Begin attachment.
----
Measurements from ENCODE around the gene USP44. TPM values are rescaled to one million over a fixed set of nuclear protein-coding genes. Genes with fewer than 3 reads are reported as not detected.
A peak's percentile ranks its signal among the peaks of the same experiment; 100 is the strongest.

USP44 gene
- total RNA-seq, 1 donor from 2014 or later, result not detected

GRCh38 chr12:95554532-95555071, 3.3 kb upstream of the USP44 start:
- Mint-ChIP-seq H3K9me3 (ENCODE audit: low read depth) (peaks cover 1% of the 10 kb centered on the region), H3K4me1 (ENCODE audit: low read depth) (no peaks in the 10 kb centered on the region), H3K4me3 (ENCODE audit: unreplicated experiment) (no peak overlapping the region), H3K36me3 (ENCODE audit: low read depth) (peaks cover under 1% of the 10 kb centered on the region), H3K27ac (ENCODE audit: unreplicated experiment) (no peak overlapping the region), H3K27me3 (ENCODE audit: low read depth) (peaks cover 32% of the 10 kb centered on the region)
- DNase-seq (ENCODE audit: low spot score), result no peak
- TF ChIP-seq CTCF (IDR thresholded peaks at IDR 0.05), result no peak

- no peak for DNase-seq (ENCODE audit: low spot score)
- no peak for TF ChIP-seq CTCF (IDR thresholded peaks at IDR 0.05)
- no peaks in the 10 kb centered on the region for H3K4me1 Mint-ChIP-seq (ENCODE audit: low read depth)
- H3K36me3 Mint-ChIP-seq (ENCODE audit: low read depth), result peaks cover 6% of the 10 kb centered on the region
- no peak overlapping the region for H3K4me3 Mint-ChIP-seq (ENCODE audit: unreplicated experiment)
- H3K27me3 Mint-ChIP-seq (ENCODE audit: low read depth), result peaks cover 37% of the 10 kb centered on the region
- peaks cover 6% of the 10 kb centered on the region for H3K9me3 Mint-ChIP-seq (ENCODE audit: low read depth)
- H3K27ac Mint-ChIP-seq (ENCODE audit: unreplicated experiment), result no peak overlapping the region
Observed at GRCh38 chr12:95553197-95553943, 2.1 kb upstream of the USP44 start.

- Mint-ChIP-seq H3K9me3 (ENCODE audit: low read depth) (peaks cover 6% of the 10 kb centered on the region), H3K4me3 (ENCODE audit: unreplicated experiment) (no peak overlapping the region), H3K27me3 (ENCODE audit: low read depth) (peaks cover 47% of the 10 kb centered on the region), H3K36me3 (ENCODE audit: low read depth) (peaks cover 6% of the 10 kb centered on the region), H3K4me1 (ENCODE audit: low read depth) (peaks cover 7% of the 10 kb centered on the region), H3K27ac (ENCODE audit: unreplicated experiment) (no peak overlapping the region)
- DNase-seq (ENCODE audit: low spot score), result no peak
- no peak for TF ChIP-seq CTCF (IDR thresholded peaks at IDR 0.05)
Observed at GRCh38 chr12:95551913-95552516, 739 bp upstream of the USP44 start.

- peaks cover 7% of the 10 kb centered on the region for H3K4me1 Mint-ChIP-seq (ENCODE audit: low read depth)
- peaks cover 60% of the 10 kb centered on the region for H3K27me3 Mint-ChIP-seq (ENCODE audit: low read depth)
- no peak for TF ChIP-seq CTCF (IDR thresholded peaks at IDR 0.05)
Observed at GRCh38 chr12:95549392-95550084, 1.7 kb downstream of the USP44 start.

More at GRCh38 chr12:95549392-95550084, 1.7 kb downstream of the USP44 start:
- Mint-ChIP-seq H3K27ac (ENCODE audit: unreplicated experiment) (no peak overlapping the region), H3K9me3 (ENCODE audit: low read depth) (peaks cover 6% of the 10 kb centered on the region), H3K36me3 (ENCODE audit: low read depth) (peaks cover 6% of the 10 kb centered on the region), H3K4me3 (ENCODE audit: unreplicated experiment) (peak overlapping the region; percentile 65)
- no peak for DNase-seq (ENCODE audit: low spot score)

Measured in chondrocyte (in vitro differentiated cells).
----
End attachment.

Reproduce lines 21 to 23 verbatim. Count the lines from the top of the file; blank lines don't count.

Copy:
Observed at GRCh38 chr12:95551913-95552516, 739 bp upstream of the USP44 start.

- peaks cover 7% of the 10 kb centered on the region for H3K4me1 Mint-ChIP-seq (ENCODE audit: low read depth)
- peaks cover 60% of the 10 kb centered on the region for H3K27me3 Mint-ChIP-seq (ENCODE audit: low read depth)